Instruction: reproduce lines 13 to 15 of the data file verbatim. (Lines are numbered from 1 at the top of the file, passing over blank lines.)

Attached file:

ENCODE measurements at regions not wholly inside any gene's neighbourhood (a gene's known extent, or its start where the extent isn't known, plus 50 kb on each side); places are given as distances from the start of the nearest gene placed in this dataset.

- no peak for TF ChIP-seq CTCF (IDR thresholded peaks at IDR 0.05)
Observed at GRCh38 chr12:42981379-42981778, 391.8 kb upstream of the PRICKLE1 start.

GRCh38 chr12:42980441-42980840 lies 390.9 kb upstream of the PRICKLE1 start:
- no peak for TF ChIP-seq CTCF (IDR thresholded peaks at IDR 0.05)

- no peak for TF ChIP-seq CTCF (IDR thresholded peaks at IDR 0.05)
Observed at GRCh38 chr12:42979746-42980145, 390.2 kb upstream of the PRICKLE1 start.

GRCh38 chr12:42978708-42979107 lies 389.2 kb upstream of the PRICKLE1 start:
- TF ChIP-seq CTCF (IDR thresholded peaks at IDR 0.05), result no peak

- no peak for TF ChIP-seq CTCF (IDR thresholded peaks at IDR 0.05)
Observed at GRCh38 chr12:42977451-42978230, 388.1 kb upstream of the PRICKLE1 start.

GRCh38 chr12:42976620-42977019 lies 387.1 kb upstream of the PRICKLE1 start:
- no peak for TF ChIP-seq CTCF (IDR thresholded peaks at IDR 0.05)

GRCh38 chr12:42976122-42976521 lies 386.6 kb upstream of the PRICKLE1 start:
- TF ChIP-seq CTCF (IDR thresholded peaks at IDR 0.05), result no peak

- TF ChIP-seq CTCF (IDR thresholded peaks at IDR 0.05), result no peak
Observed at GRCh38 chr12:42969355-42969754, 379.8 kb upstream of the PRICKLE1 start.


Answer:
- no peak for TF ChIP-seq CTCF (IDR thresholded peaks at IDR 0.05)

GRCh38 chr12:42976122-42976521 lies 386.6 kb upstream of the PRICKLE1 start:
- TF ChIP-seq CTCF (IDR thresholded peaks at IDR 0.05), result no peak